Yarn Ball Winder

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Introduction: Yarn Ball Winder

Make a center-pull ball using a knitting needle, drill and masking tape. This photo shows the winder being used with my duct tape yarn swift.

Step 1: Supplies

drill
knitting needle #9
masking tape

Note: In place of a knitting needle, you could use a...

wooden dowel
plastic or metal rod or tube
pencil
bamboo skewer

...anything long enough to wind on that's rigid and will fit in the drill chuck. Here I used a size 9 needle. You could go larger or smaller as long as it seats properly in the chuck and spins without wobbling.

Step 2: Setup

Put your needle in the chuck and snug it down. Tape the end of the yarn to the needle as shown, about 8-10 inches (20-25cm) away from the chuck.

Tape the yarn again, right at the base of the needle, close to the chuck.

The tape doesn't have to be any particular distance apart; just far enough for your yarn ball to form in between them.

Step 3: Begin Winding

Grasp the yarn lightly in one hand, and start the drill SLOWLY with the other. As the needle spins, guide the yarn up and down the needle to form the beginning of your yarn ball. Then go as fast as you are comfortable with.

As it builds, start moving your guide hand back and forth a bit faster so the yarn winds on a diagonal. This is loosely similar to what a commercial winder does, and helps it hold together when it's finished. The diagonal winding will be evident in the next step.

Step 4: Finish

The finished ball of yarn.

Take the needle out of the drill, remove the tape and slide the ball off of the needle.

It is messier than a ball from a commercial winder, but just as functional. If the looks bother you, you can wrap the last few layers by hand to neaten up the outside.

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    34 Comments

    im a newbie at yarn stuff still. i was wondering does this work if you want to make center pull balls of yarn?

    This is a definitely must make. Thank you!

    I used to use the bowl method for placing my balls of yarn as I worked on a piece and then (silly me), I got a Cat. Mocha now owns several balls of yarn. However, I found another article in Instructables where one reader suggested using a coffee can with a grommet in the lid (you thread the yarn through the grommet).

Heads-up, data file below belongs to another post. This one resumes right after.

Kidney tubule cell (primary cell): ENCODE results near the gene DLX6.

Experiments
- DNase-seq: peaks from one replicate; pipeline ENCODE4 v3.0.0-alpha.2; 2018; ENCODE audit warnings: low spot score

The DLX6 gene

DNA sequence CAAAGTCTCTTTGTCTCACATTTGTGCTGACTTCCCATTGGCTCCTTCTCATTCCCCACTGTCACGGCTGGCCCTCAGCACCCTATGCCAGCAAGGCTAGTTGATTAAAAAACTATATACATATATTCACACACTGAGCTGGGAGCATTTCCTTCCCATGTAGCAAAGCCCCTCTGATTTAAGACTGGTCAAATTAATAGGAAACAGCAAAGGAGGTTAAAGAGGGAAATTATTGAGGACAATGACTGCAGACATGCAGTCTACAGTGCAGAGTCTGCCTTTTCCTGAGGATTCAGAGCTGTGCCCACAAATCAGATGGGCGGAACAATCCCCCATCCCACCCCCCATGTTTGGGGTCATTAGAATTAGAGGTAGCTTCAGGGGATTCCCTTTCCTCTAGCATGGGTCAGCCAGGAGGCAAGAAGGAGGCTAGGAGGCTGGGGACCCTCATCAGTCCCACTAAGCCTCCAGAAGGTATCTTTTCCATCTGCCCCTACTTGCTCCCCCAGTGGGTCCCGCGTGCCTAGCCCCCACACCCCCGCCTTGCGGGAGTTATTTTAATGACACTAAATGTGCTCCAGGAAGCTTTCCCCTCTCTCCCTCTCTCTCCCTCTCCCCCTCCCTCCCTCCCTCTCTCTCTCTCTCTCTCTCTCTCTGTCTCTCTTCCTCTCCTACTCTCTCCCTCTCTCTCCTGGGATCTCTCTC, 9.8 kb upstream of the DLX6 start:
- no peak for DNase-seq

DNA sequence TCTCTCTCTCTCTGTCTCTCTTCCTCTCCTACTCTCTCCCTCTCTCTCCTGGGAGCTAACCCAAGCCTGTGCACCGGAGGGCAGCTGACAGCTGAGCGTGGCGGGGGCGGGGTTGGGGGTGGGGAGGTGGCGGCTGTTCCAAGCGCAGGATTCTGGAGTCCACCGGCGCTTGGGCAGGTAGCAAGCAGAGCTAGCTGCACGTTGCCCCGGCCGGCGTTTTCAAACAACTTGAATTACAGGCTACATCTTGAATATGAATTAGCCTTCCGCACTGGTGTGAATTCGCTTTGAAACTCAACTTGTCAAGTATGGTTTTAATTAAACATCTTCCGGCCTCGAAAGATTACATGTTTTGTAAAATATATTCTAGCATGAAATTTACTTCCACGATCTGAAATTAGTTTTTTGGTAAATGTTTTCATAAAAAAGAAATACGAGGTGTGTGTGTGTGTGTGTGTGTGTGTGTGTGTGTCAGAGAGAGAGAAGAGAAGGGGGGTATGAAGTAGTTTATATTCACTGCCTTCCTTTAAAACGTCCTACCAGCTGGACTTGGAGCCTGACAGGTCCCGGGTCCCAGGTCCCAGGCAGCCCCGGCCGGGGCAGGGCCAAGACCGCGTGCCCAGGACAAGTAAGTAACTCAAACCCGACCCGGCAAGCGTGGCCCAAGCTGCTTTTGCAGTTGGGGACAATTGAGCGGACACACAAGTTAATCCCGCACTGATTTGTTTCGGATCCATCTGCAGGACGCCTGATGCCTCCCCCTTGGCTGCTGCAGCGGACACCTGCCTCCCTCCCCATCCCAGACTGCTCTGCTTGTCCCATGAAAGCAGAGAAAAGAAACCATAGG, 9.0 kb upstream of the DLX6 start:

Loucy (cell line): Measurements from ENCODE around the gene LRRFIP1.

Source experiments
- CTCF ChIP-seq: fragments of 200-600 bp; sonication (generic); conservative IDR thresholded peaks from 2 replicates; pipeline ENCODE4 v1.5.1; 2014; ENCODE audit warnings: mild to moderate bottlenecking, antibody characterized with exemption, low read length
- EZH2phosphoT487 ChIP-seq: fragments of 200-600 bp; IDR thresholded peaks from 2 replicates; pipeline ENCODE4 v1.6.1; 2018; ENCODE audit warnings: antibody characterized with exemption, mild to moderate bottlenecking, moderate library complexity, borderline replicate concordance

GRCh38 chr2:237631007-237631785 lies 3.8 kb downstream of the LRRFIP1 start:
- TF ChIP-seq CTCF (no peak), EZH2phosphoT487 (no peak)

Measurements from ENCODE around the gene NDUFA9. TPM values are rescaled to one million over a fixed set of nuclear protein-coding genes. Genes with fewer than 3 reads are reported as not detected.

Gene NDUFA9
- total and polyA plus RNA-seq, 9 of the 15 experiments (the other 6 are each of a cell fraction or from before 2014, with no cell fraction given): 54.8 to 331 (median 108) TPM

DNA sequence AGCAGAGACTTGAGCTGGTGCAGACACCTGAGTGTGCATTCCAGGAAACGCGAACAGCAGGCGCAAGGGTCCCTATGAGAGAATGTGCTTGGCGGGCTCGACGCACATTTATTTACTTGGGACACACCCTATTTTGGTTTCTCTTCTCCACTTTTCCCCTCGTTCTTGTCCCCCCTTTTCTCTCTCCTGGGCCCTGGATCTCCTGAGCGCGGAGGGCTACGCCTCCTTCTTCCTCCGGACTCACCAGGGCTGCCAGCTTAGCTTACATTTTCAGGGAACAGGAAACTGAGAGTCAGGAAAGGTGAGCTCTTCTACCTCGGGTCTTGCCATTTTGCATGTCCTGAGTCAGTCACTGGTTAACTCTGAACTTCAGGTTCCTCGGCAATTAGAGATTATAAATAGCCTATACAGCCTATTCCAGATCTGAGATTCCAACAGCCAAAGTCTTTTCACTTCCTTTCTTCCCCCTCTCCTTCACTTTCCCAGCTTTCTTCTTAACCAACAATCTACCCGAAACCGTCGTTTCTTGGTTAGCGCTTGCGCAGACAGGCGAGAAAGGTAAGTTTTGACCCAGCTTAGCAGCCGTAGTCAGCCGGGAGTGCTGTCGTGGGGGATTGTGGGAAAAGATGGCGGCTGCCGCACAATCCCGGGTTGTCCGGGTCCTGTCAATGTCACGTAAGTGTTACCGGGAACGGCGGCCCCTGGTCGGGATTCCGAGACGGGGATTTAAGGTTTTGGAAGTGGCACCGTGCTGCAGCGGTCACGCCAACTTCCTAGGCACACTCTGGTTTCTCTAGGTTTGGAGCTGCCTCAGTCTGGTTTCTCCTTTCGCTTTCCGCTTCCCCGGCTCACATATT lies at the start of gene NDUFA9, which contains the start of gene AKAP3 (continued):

I love this site!

    Just a suggestion, but I "sacrificed" a few of my scrap balls of yarn from project left overs and gave them to my cat. She happily decorates the house with them every night and we gather them up and put them in a basket for her to play with again. She knows they are hers, and is interested in my projects but doesn't try to take my yarn when I am working anymore. Cats are pretty smart. Please tell me if you try it and have good results like we did. I am curious, too.

    Yes! Sounds like a great idea....I will let you know how it works out in a couple of months....or less.

    Here's a slight modification that makes nice ends:

    http://squirrelkingthemovie.blogspot.com/2013/05/power-drill-yarn-balls.html

    It's also just a fun VIDEO EXPLANATION

    Thanks for the idea! Might I suggest putting the drill on the fastest speed? That's what I did and I got a much neater 'ball'. Gotta love power tools! :D

    power tools and knitting
    genius

    Thanks for the idea!!! I'm trying it today. I think that if you use a nostepinne (or something like a nostepinne), you can avoid the potential problem of winding too tightly and stretching your yarn. The hole in the middle of the ball is larger at first, but then any "boing" in your yarn will slowly close up the hole and and your ball of yarn will be a little mushier, just like granny told me it should be.

    My nostepinne wannabee is three chopsticks (they are tapered and pointy at one end) taped together with electrical tape. Works well by hand but I am hoping it works better with a cordless drill! Or maybe my old hand mixer...

    There is nothing the matter with a hand wound ball yarn when hand knitting. I often put mine in a teapot with the yarn coming out of the spout to keep it from running away and picking up dusties and dog hairs under the sofa. I do the centre pull balls for machine knitting - a hand wound ball just doesn't work as well.